“This is a scary movie. Be warned.”
Stephen King’s glowing Twitter endorsement is an all too accurate review of 2019’s adaptation of his classic horror novel, Pet Sematary.
The film is suitably terrifying but be warned, a dumbed down storyline fails to reach the heights of the original book.
Just like they were in 1983, we follow Dr Lewis Creed and wife Rachelle moving from Boston to rural Maine in search of the simple life.
But thanks to the untimely death of their daughter Ellie’s cat, Church (and the exceptionally bad funeral advice of their elderly neighbour) things get complicated.
Church returns alive but not quite right.
And despite this glaringly obvious red flag, the pragmatic Dr Creed uncharacteristially decides to have another crack at that cursed burial ground when someone a little more important bites the dust.
It’s a captivating concept. What would you risk when consumed by grief to bring back the ones you love?
Unfortunately, a streamlined screen-play robs the film of the internal tug-of-war characters feel in the books, and this film is worse for it.
At the center of this problem, is a lack of development for the most important character; the setting.
Maine is supposed to be a town consumed with rumours of the Pet Sematary; a local legend where a friend’s brother’s sister-in-law once buried her brother fast enough to have him resurrected and be about 99% normal.
This time around, only the Creeds’ neighbour Jud seems to know about THE Pet Sematary (hidden behind an actual pet cemetery), and despite knowing the demons it’s capable of producing, Jud leads Lewis directly there to bury Church, because he couldn’t stand Ellie being “sad” because after catching her trespassing in his house, she “touched” him in a way he hasn’t felt since his wife died (get you mind out of the gutter).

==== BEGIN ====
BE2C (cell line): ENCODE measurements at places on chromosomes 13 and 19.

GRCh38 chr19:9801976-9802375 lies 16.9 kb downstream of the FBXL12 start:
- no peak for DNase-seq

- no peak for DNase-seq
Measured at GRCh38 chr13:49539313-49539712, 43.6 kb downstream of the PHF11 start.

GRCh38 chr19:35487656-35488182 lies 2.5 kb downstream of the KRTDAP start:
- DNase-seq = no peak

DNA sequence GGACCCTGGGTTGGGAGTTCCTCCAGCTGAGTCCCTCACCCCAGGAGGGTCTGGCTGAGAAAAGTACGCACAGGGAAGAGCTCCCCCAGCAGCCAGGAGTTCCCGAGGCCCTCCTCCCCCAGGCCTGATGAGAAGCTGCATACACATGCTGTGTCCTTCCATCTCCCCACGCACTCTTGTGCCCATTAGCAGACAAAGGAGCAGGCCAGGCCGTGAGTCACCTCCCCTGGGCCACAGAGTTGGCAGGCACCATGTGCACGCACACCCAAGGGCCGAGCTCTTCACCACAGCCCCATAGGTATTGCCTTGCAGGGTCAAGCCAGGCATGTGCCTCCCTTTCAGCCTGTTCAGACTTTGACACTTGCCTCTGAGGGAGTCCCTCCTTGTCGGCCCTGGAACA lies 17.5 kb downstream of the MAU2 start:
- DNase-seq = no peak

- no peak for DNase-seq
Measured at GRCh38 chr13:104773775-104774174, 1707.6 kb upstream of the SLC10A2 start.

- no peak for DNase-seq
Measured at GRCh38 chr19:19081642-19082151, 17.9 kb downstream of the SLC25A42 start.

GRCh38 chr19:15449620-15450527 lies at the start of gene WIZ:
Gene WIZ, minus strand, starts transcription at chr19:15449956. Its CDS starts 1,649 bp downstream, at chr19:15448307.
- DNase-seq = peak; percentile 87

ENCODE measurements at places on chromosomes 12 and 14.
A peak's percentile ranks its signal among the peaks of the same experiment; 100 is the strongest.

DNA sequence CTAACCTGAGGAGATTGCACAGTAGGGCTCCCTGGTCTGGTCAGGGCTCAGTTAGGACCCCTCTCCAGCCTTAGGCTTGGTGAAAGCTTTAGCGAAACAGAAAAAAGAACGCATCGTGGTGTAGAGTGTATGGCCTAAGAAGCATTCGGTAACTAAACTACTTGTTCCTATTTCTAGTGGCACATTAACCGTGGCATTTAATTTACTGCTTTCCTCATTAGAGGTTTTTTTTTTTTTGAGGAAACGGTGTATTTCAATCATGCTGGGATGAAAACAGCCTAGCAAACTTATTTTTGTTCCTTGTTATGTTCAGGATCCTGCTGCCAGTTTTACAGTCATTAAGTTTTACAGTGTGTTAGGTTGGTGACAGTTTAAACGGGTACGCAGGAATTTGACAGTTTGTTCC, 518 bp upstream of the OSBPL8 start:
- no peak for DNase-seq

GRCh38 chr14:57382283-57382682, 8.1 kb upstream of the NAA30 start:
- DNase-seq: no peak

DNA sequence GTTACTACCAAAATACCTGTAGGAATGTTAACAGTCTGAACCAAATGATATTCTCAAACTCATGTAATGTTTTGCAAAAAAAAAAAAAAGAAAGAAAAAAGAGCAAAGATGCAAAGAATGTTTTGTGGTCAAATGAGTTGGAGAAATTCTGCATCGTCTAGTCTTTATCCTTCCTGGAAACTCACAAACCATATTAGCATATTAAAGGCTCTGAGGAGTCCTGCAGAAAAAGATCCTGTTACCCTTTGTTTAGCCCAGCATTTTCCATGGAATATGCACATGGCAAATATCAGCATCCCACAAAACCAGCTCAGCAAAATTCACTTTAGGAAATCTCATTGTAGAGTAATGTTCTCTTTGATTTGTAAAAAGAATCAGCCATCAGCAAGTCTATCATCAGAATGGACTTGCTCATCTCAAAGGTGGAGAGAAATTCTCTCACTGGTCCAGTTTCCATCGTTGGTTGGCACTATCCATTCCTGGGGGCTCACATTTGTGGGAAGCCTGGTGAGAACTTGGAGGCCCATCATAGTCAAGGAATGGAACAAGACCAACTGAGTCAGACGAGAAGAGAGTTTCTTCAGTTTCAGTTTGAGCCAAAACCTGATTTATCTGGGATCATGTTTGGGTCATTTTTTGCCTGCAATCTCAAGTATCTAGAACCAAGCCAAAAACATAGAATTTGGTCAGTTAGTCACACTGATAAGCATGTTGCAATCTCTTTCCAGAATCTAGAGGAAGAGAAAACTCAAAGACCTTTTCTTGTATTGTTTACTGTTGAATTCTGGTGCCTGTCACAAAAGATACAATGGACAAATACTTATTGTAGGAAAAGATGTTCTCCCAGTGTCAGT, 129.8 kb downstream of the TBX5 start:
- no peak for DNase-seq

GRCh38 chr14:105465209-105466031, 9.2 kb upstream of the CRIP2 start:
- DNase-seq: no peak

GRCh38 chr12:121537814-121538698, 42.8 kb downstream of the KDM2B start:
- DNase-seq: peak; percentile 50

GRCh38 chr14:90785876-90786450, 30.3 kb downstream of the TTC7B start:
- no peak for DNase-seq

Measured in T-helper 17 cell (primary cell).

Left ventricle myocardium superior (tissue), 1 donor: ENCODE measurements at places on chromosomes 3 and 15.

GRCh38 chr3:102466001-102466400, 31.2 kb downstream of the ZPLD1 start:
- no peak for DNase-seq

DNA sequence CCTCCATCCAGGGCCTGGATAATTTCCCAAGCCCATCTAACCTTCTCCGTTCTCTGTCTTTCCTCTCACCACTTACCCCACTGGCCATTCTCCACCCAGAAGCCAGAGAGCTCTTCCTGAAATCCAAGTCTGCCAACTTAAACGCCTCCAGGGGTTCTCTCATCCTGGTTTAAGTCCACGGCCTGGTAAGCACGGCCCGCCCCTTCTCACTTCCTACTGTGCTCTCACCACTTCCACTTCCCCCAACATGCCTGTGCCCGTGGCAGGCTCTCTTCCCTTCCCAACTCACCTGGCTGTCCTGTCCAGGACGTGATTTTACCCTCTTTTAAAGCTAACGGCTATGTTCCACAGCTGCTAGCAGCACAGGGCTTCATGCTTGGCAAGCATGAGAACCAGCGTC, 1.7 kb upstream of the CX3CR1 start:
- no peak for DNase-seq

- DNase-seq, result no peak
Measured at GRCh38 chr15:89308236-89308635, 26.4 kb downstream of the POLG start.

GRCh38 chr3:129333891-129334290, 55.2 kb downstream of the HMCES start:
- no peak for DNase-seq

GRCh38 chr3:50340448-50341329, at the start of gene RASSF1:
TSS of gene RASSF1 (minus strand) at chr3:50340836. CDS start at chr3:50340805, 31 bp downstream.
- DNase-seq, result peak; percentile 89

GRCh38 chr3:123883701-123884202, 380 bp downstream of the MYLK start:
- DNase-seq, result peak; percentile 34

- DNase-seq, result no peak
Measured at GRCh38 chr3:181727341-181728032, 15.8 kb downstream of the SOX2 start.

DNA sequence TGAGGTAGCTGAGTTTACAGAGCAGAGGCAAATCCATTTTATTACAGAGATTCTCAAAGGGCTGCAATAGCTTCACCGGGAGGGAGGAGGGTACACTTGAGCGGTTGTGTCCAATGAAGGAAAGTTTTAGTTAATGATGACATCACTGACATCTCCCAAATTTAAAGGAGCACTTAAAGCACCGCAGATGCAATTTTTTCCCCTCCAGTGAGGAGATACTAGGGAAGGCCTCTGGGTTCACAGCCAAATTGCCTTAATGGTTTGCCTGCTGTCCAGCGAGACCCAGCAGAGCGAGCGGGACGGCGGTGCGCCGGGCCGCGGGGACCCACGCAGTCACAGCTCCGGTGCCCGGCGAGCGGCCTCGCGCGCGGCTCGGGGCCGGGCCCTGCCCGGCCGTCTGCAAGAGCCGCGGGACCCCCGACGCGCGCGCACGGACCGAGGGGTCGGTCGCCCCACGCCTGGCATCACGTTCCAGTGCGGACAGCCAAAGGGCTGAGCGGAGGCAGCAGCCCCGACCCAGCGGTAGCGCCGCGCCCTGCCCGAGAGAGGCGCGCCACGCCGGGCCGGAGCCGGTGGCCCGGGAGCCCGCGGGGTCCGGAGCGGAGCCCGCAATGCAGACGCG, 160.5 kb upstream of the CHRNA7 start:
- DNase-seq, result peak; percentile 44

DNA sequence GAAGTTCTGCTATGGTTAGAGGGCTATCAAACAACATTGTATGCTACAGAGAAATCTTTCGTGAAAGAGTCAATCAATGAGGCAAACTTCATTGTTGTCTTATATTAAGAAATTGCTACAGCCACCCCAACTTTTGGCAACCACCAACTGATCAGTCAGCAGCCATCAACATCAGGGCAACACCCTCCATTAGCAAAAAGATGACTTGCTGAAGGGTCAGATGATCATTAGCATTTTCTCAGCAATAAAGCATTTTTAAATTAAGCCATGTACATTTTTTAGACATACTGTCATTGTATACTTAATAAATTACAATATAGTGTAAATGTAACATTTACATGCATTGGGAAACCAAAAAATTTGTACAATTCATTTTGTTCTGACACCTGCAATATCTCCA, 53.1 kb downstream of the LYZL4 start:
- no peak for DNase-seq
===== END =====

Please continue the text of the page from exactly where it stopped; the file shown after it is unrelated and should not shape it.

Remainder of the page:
Sure, there’s a throw-away comment about the Sematary’s ‘pull’ but that so-called force is never really shown influencing a character’s intent.
Pet Sematary desperately needed a ‘one ring’ moment from Lord of the Rings to understand why these decisions are being made.
Don’t get me wrong, grief is a powerful emotion, but there’s almost no hesitation when Lewis decides to visit the Sematary for a second time.
Because of that, the film hits all the beats you would expect without any particular weight.
Death is obviously a central theme to the film, and directors Kevin Kölsch and Dennis Widmyer spend an inordinate amount of time fleshing out mum Rachelle being haunted by thoughts of sister who carked it when she was a kid.
While these are undoubtedly some of the scariest moment in the film, they do little to contribute to the story. It’s not even all that obvious how this influences her reaction to her ‘reborn’ child later on.
Given how terrified she is of death, having Rachelle embrace her zombie-fied child with open arms might have been a more compelling twist.
That’s not to say the movie is without stellar moments.
Lewis settling into bed beside his undead child is particularly well realised and is easily one of my favourite parts of the film.
This is the best case scenario Lewis could have hoped for and it’s creepy in all the right ways.
‘Sometimes dead is better’, the film’s tagline, oozes out of this scene and it’s a glowing example of some of the great acting on display throughout.
After that however, the film declines into a series of straight forward horror tropes.
A demonic child, stalking through a deserted country home, knife attacks and plenty of blood.
Ultimately, it’s missing one final twist; a defining moment in which Lewis, the man who started it all, decides to reject the Pet Sematary.
For that reason alone, I can’t give Pet Sematary more than a ‘good watch’ (three stars).
Sure it’s scary, and the source material is great, but it’s hard to recommend seeing it over a film like ‘Us‘, when a dumbed down story line fails to keep you guessing until the end.